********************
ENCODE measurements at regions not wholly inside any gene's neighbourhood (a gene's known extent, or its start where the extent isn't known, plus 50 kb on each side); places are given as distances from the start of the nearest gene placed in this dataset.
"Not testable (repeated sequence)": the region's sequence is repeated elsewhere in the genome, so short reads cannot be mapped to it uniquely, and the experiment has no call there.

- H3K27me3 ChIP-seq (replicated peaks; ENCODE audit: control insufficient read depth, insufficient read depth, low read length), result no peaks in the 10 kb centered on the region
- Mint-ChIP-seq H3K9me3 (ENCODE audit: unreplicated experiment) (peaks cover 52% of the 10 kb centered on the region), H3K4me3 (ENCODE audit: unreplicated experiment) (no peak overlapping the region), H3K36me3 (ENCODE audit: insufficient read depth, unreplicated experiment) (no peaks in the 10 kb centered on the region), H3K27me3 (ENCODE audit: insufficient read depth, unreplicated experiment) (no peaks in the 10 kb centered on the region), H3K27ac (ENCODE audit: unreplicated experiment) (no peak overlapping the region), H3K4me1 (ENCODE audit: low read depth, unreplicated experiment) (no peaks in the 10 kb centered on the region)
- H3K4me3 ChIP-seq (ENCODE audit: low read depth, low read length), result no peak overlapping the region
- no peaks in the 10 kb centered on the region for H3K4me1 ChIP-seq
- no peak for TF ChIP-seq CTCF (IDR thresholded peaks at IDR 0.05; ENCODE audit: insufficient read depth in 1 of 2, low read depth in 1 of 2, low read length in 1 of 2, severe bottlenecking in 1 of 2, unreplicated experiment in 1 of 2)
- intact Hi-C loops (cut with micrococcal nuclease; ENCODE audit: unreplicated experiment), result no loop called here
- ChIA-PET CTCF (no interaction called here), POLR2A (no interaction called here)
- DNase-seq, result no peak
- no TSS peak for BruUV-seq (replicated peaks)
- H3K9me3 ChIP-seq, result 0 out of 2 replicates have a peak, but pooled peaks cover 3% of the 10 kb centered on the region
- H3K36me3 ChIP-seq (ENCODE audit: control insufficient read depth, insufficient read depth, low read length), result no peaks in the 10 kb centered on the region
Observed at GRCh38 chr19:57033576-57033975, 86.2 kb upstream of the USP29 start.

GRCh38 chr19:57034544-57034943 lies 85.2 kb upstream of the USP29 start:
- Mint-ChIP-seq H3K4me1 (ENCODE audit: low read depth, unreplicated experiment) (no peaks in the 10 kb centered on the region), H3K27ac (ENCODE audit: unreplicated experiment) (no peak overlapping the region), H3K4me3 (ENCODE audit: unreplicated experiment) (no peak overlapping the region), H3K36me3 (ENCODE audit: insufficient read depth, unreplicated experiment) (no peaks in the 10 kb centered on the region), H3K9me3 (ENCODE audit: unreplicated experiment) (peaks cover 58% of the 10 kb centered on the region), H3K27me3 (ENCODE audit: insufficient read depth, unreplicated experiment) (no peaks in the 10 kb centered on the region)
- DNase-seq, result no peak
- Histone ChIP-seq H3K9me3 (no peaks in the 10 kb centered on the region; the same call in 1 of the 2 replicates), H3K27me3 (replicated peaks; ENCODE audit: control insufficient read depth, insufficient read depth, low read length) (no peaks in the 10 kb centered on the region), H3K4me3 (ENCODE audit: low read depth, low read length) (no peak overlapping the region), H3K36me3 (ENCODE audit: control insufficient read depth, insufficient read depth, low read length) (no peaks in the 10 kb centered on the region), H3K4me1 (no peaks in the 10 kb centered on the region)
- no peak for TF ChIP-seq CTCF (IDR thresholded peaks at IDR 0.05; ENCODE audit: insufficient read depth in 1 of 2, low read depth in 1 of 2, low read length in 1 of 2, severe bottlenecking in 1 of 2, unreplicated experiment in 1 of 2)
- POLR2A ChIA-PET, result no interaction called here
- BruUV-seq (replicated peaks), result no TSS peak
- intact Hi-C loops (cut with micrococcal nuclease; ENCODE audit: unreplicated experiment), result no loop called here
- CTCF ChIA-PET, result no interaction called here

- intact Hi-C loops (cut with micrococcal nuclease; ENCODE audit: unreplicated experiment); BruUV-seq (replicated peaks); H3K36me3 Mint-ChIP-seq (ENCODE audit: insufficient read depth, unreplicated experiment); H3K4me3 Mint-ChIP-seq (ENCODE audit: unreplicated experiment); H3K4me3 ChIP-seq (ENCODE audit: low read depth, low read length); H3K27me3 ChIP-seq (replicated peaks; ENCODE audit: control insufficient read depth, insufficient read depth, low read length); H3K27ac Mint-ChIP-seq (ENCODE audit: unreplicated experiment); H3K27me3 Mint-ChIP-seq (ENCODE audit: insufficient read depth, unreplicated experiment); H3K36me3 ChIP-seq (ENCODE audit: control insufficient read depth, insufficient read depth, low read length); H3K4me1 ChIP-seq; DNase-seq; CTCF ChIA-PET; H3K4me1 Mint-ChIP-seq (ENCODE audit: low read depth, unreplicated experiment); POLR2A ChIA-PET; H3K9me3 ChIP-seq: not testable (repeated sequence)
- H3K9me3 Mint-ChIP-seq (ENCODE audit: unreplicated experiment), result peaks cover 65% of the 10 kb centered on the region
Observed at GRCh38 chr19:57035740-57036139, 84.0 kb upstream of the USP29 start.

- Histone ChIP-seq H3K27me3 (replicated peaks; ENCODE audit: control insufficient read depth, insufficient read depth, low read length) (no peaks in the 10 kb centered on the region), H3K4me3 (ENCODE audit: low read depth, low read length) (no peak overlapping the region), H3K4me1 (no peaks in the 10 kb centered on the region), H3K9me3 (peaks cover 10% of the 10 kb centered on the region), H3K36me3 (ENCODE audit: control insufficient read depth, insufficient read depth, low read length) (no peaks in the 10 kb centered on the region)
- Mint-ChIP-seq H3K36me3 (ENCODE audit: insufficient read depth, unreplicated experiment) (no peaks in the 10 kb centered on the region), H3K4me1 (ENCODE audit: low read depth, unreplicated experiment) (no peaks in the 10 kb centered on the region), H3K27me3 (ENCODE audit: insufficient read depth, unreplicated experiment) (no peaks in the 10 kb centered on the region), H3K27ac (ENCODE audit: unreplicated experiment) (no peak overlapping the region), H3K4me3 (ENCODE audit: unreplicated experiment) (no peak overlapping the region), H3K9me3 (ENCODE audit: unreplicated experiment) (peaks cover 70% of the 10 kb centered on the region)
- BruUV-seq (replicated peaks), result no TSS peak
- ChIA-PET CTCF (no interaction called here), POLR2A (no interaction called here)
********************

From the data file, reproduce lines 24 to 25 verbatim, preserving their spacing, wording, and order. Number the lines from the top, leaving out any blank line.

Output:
- intact Hi-C loops (cut with micrococcal nuclease; ENCODE audit: unreplicated experiment); BruUV-seq (replicated peaks); H3K36me3 Mint-ChIP-seq (ENCODE audit: insufficient read depth, unreplicated experiment); H3K4me3 Mint-ChIP-seq (ENCODE audit: unreplicated experiment); H3K4me3 ChIP-seq (ENCODE audit: low read depth, low read length); H3K27me3 ChIP-seq (replicated peaks; ENCODE audit: control insufficient read depth, insufficient read depth, low read length); H3K27ac Mint-ChIP-seq (ENCODE audit: unreplicated experiment); H3K27me3 Mint-ChIP-seq (ENCODE audit: insufficient read depth, unreplicated experiment); H3K36me3 ChIP-seq (ENCODE audit: control insufficient read depth, insufficient read depth, low read length); H3K4me1 ChIP-seq; DNase-seq; CTCF ChIA-PET; H3K4me1 Mint-ChIP-seq (ENCODE audit: low read depth, unreplicated experiment); POLR2A ChIA-PET; H3K9me3 ChIP-seq: not testable (repeated sequence)
- H3K9me3 Mint-ChIP-seq (ENCODE audit: unreplicated experiment), result peaks cover 65% of the 10 kb centered on the region